A Canadian tech CEO says the Canada Border Services Agency wrongly listed his company as receiving money for the failed ArriveCan app.
ThinkOn CEO Craig McLellan told The Globe and Mail his company did not receive a $1.2-million ArriveCan contract, despite being listed as such in information the Canada Border Services Agency tabled in Parliament.
“We have received no money from the CBSA,” McLellan told The Globe.
The CBSA reported that ThinkOn received contract work valued at $1,183,432 for the app. The federal agency said that ThinkOn provided “experimentation of mobile QR code scanning and verification.”
McLellan said his company doesn’t provide QR code scanning services, adding “we’re not even remotely in that space.”
The revelation comes as the Trudeau Liberals are under fire for spending $54 of taxpayers’ money on the glitchy app — a cost the tech industry says is far too high.
Prime Minister Justin Trudeau denies that spending on the ArriveCan app was obscenely high.
“I can assure you that the current contract for ArriveCan was got at in a competitive process,” he said last week.
But Sheetal Jaitly, founder and CEO of Toronto-based tech company TribalScale, also said his company wasn’t given the opportunity to bid for the app.
“For this to happen and us not even to be consulted about it was wrong,” he told Global News 640.
TribalScale had a friendly competition with Lazer Technologies, another Canadian tech company, to see which could re-create a replica of the ArriveCan app faster.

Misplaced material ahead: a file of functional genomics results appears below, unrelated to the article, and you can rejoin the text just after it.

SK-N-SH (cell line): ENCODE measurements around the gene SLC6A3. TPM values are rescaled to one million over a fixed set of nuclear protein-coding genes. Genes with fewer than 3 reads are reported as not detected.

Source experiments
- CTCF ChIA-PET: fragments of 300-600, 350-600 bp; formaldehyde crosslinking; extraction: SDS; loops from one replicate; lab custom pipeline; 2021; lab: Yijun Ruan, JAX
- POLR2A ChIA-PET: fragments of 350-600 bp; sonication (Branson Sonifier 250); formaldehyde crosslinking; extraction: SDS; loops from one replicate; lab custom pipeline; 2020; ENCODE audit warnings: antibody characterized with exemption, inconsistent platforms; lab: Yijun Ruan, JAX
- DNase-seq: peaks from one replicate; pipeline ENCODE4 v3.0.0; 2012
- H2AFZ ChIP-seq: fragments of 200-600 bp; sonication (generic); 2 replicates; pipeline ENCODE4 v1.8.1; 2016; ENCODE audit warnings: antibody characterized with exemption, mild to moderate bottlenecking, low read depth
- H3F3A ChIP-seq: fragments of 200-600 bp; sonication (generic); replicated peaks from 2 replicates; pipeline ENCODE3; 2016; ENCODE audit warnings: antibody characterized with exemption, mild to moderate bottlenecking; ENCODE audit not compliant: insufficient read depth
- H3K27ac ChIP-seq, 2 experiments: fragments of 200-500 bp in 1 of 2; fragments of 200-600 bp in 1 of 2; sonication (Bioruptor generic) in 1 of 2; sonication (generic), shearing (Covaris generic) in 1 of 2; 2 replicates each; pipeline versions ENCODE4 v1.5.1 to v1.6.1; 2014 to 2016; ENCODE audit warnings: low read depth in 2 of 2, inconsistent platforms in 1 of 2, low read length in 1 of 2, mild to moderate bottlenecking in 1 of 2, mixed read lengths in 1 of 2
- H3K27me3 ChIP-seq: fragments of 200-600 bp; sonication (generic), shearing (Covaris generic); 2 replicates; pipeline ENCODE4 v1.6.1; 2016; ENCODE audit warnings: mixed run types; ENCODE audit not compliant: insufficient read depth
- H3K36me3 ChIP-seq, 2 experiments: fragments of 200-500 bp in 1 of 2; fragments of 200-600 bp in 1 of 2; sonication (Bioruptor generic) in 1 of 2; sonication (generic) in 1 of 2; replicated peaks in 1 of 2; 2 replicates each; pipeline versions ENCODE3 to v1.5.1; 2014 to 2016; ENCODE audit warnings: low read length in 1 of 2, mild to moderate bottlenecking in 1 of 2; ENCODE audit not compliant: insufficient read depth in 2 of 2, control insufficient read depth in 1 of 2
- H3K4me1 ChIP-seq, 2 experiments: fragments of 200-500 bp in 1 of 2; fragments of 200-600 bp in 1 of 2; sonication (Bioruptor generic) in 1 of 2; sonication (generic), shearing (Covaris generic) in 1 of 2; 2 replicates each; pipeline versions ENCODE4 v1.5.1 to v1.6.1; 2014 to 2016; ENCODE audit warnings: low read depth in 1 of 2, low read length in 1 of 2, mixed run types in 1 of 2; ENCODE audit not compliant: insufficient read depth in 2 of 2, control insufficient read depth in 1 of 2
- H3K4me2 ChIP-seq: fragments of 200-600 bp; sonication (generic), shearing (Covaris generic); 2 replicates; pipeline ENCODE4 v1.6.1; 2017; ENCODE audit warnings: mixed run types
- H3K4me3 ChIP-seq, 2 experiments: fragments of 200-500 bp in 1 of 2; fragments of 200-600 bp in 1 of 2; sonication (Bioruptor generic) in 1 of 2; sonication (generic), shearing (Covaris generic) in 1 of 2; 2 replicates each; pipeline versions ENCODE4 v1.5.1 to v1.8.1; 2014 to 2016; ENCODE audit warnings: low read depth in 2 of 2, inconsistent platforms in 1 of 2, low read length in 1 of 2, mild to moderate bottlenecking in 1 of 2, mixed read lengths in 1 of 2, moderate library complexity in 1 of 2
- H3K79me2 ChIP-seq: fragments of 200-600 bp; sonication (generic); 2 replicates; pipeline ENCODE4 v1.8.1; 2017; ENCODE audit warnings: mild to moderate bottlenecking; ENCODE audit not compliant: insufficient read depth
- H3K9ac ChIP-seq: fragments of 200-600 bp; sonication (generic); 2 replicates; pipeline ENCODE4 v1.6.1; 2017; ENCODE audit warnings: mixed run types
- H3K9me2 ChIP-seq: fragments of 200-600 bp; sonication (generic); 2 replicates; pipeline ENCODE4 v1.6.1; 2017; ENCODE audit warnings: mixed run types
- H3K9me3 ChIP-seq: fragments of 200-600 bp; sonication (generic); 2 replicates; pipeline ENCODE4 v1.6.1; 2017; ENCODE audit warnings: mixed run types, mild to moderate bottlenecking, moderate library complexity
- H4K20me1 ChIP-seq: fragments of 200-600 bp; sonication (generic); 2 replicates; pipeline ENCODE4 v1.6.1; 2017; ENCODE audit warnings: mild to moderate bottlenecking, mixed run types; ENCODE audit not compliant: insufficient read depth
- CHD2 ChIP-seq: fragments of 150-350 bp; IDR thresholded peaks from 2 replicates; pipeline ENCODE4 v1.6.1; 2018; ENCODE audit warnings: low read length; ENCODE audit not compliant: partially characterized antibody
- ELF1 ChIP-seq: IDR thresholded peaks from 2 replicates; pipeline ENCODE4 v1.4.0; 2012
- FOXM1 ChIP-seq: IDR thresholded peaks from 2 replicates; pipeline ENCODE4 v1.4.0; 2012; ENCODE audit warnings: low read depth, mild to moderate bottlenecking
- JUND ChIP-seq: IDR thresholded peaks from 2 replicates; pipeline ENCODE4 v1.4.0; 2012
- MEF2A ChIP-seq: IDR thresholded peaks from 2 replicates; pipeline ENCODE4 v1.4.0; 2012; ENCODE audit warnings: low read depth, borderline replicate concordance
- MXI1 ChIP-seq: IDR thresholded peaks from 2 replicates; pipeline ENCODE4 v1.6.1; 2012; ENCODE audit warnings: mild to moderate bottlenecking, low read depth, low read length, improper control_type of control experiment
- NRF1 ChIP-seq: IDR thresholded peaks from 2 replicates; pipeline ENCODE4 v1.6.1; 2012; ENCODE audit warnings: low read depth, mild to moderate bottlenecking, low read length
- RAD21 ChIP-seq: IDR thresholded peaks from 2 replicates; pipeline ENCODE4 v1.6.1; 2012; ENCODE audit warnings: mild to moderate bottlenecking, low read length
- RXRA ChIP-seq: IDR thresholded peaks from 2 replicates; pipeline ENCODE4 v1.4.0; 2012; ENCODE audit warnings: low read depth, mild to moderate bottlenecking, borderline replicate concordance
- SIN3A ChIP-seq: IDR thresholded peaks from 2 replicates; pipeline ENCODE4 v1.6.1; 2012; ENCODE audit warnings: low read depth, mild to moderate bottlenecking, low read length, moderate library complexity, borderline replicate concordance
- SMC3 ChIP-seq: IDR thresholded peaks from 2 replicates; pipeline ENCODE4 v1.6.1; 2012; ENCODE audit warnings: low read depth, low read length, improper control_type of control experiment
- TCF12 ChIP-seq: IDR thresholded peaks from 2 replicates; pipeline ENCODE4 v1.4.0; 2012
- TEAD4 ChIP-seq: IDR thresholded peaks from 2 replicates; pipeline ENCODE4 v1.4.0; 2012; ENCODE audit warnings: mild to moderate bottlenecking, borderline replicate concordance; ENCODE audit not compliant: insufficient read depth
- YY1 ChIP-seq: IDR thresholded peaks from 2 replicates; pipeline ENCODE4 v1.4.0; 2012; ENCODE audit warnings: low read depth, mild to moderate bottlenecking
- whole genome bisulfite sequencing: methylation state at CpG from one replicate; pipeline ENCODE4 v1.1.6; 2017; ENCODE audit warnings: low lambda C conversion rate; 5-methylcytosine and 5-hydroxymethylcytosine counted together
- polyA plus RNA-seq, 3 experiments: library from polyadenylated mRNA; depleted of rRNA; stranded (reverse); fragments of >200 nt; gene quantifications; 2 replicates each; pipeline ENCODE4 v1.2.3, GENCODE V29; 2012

Both tech companies built a clone version of the app in about two days.
The revelation was bittersweet for Jaitly as he realized how much the government overspent.
“I can confidently say this project should have cost less than a million bucks.”
Reports of the companies that contracted to build the app are scarce. True North reports that Ottawa firm GCstrategies received $9 million. It’s a company with no physical office and less than five employees. However, subcontractors are reportedly not named for confidentiality reasons.
Conservative party leader Pierre Poilievre tweeted about the sham last week.
“Trudeau paid $54 million for an ArriveCan app that developers have since shown could be built in a weekend. Who got rich? Why did one company headquartered in someone’s house get $9 million? Conservatives will get to the truth.”